The crucial battle: Google vs. OTAs. Who’s going down?
Google and online travel agencies (OTAs) have had this love-hate relationship for many years. But recently, it evolved into a crucial battle. To understand the roots of this invisible war, we must go back to 2014.
Launching year of Google My Business
2014, Google started implementing the first strategy to conquer the hospitality industry. Basically, Google saw that OTAs were improving throughout the years, the revenue was massively increasing, and Google wanted a little piece of that pie. So, they launched Google My Business. It's a tool specifically for businesses to put the information, so they can improve their findability, meaning that if they are searched, they are more likely to be found on Google.
Launched in 2016 and shut down in 2019, then relaunched in the same year - Google Travel seems to own it all. Google travel hub, which includes flight check-in and hotel booking abilities, a search site for hotel availability by destination, and many more things, became a real threat to the titans such as Booking.com, Expedia, Airbnb, and similar ones.
We can all agree that travel planning supposes to be easy, meaning no unnecessary effort, time, or research. Additionally, it would be ideal to have everything planned in one place, so you don’t have to constantly navigate through different sites searching for booking confirmations and information. So, Google Travel combines all those things and enters the market.
The ongoing battle is between Google and OTAs.
Google VS OTAs
As of today, Booking.com and Expedia are the titans of the travel industry. They have grown to such a point by relying on Google to attract new customers and increase bookings. As a result, OTAs are forced to shell out even more advertising money to keep up with Google's game-changer strategies. This is undoubtedly awesome news for Google because the higher everyone bids, the more money Google will generate.
And now, OTAs are forced to think of new ways to change their monetization methods. If Google Hotels takes a lot of traffic from OTAs and decreases the overall number of bookings, hotels are likely to withdraw from their sites, meaning that OTAs will need to increase marketing budgets as well as run even more Google Ads.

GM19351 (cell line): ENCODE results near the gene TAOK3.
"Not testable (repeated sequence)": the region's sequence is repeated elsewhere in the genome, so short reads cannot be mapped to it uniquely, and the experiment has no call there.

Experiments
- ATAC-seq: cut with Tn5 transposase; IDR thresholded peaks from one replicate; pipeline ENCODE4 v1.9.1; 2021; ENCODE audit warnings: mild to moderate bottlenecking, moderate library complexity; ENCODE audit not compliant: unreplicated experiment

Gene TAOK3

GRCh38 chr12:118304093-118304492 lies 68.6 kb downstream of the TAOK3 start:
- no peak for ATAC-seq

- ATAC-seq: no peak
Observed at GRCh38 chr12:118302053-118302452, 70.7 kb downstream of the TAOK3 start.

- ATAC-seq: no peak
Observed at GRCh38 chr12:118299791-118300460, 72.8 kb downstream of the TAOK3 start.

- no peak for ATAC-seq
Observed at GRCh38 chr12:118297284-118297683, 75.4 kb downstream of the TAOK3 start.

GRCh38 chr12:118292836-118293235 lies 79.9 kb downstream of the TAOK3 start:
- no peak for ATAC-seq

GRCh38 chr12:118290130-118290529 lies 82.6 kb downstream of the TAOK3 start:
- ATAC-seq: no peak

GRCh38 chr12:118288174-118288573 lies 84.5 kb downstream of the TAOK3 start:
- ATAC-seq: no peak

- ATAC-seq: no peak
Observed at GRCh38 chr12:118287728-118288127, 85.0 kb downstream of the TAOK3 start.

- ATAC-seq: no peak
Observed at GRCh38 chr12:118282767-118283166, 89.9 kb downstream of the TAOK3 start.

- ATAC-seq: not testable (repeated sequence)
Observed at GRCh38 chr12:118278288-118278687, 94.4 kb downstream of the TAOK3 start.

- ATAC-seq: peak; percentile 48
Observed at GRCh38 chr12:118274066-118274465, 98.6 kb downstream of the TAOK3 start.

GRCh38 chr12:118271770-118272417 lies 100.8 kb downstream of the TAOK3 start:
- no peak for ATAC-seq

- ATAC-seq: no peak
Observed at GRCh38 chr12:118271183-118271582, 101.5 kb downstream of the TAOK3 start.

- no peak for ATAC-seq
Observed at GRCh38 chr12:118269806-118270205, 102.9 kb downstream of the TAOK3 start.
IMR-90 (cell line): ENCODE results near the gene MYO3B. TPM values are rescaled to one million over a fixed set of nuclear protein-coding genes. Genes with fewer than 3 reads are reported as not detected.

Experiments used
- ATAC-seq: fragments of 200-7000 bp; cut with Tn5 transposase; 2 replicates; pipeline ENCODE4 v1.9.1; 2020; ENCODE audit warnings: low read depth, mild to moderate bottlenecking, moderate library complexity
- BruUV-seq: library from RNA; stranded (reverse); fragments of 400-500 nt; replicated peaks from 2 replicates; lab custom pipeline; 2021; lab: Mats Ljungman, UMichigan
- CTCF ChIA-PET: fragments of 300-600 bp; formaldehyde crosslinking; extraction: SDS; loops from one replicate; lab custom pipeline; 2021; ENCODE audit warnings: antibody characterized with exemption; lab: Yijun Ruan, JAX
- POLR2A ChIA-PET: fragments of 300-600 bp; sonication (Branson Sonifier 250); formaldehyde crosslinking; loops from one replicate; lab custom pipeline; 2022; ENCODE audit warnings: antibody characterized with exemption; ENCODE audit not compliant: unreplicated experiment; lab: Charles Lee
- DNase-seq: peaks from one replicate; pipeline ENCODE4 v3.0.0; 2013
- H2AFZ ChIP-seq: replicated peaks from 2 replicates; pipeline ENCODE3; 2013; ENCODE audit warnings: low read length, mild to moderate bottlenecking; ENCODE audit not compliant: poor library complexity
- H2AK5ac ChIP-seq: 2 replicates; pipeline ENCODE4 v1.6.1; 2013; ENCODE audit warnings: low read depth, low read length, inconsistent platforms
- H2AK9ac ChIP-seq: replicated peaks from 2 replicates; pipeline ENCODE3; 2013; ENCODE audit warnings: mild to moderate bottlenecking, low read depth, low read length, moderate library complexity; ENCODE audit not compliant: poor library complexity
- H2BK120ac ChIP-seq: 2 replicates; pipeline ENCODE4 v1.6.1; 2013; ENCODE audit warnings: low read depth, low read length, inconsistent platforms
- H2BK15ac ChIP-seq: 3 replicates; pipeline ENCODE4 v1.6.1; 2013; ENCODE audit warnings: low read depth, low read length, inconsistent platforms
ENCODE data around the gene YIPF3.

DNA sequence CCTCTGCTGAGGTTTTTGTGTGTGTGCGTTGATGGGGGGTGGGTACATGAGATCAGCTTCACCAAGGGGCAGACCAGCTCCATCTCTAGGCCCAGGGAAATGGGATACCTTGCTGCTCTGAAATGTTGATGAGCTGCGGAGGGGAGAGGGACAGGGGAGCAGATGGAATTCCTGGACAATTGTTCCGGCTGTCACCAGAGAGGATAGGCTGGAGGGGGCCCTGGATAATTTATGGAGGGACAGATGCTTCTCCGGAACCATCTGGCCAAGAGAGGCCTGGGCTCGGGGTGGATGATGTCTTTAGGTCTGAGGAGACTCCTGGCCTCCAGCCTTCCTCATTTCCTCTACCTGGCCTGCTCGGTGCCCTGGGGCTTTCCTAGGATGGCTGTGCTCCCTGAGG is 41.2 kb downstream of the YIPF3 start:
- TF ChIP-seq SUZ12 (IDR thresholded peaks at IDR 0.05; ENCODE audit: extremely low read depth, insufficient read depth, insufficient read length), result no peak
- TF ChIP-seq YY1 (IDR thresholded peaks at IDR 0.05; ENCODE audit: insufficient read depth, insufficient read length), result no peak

Although it seems to be a threat to OTAs, in this case, Airbnb also fails to beat Google because vacation rental listings are available on Google Travel.
All in all, what Google does and creates is one platform for all travel plans. So, if you’re asking if Google is now becoming the new travel booking platform, the answer could be - that’s already the case. It now has attributes of a broad meta search, and in some parts of the world, you can book hotels directly through Google. If Google finds that this case is well received, it will certainly become available worldwide.
What does it mean for the hotels?
Google Hotels existence and increasing popularity can mean 2 things for hotels: a chance & a loss.
If hotels are scared of competition on the other platform and remain loyal to OTAs, they will have to accept an increase in their commission rates. That's why experts foresee that if OTAs are forced to pay more to compete for traffic, the hospitality industry could be experiencing "an era of unprecedented distribution cost inflation."
Hoteliers will be forced to take extra money to cover the increased commission costs from somewhere. So, ultimately the cost inflation will have one impact: it will increase room rates.
However, chances to increase sales and attract new customers for independent hoteliers can raise since the Google Hotels platform was launched. When potential customers search for a hotel in a specific area, Google lists hotels based on reviews, amenities, price, and hotel class, giving smaller hotels a chance to get more visibility and findability because the well-known biggest hotel chains don’t always appear in the top results. However, the total game changer in order to succeed and have a positive outcome from this platform would be a strong SEO practice, a high-quality website, an easy booking engine on the hotel’s site directly, and mobile-friendly navigation. Considering that there are over 700,000 hotels and resorts worldwide to exchange OTAs and betting all-in to Google Hotels platform wouldn’t be wise. As much as hoteliers don’t like the increasing commission rates to OTAs, the fact that OTAs invest about 50% of their revenue in digital marketing promoting hotels plays a significant role.
On the other hand, given that the whole hospitality industry is already overcrowded and that there are many hotels competing online, OTAs' chances when Google Hotels disrupt everything seem scaringly low. Hotels have a chance to reach more traffic because Google Hotels include paid ads that go through Google searches. This will increase hotels' opportunities to get direct traffic and skip the middlemen.
This major change in the hotel industry can potentially bring many good things to hotels as they will be less dependent on OTAs. However, OTAs will have to adjust their offers and try to retain the vast number of hotels on their listings. And as long as they can keep up with Google Hotels increasing popularity, they will remain in the game as big players. As for the customers, this new platform will make it easier to search for and book hotels in one place without leaving Google.
While hotels still strongly depend on OTAs, the game is still on. As of now, OTAs will keep playing with commissions, and prices of the hotels will be different on various websites. One way for customers to win is knowing the OTA, which offers the lowest price for their wanted hotel. However, it’s hardly possible without spending an average of 2-3 hours checking and then rechecking each OTA. Therefore, the solution would be an automatic live comparison that can identify your searchable hotel prices on all major OTAs in seconds.